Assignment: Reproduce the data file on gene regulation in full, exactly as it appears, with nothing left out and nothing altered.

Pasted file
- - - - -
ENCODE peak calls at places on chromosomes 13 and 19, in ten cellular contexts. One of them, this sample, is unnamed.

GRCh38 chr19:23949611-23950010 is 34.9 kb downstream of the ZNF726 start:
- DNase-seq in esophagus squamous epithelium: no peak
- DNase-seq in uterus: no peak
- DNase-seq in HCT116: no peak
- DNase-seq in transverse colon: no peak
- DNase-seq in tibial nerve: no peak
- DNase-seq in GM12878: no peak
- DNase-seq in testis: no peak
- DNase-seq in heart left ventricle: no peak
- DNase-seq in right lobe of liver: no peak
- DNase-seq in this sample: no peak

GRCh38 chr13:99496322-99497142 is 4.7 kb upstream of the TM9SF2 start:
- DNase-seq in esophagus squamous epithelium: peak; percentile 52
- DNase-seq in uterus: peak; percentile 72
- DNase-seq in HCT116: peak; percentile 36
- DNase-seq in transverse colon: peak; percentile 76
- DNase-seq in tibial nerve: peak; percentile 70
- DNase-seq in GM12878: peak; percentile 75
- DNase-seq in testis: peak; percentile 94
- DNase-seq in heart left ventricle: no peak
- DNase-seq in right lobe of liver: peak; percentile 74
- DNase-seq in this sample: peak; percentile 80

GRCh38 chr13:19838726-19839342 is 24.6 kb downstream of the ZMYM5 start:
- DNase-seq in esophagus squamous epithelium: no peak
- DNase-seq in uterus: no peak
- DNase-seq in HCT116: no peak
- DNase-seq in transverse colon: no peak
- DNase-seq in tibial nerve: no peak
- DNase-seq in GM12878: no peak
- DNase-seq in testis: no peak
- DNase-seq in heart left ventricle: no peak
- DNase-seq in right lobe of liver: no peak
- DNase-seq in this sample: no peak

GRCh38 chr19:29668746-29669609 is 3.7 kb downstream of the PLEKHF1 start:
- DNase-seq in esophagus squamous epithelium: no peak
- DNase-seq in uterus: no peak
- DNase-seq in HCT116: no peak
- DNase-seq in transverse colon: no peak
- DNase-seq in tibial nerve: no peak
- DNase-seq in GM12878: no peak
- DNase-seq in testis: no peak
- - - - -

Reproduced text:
ENCODE peak calls at places on chromosomes 13 and 19, in ten cellular contexts. One of them, this sample, is unnamed.

GRCh38 chr19:23949611-23950010 is 34.9 kb downstream of the ZNF726 start:
- DNase-seq in esophagus squamous epithelium: no peak
- DNase-seq in uterus: no peak
- DNase-seq in HCT116: no peak
- DNase-seq in transverse colon: no peak
- DNase-seq in tibial nerve: no peak
- DNase-seq in GM12878: no peak
- DNase-seq in testis: no peak
- DNase-seq in heart left ventricle: no peak
- DNase-seq in right lobe of liver: no peak
- DNase-seq in this sample: no peak

GRCh38 chr13:99496322-99497142 is 4.7 kb upstream of the TM9SF2 start:
- DNase-seq in esophagus squamous epithelium: peak; percentile 52
- DNase-seq in uterus: peak; percentile 72
- DNase-seq in HCT116: peak; percentile 36
- DNase-seq in transverse colon: peak; percentile 76
- DNase-seq in tibial nerve: peak; percentile 70
- DNase-seq in GM12878: peak; percentile 75
- DNase-seq in testis: peak; percentile 94
- DNase-seq in heart left ventricle: no peak
- DNase-seq in right lobe of liver: peak; percentile 74
- DNase-seq in this sample: peak; percentile 80

GRCh38 chr13:19838726-19839342 is 24.6 kb downstream of the ZMYM5 start:
- DNase-seq in esophagus squamous epithelium: no peak
- DNase-seq in uterus: no peak
- DNase-seq in HCT116: no peak
- DNase-seq in transverse colon: no peak
- DNase-seq in tibial nerve: no peak
- DNase-seq in GM12878: no peak
- DNase-seq in testis: no peak
- DNase-seq in heart left ventricle: no peak
- DNase-seq in right lobe of liver: no peak
- DNase-seq in this sample: no peak

GRCh38 chr19:29668746-29669609 is 3.7 kb downstream of the PLEKHF1 start:
- DNase-seq in esophagus squamous epithelium: no peak
- DNase-seq in uterus: no peak
- DNase-seq in HCT116: no peak
- DNase-seq in transverse colon: no peak
- DNase-seq in tibial nerve: no peak
- DNase-seq in GM12878: no peak
- DNase-seq in testis: no peak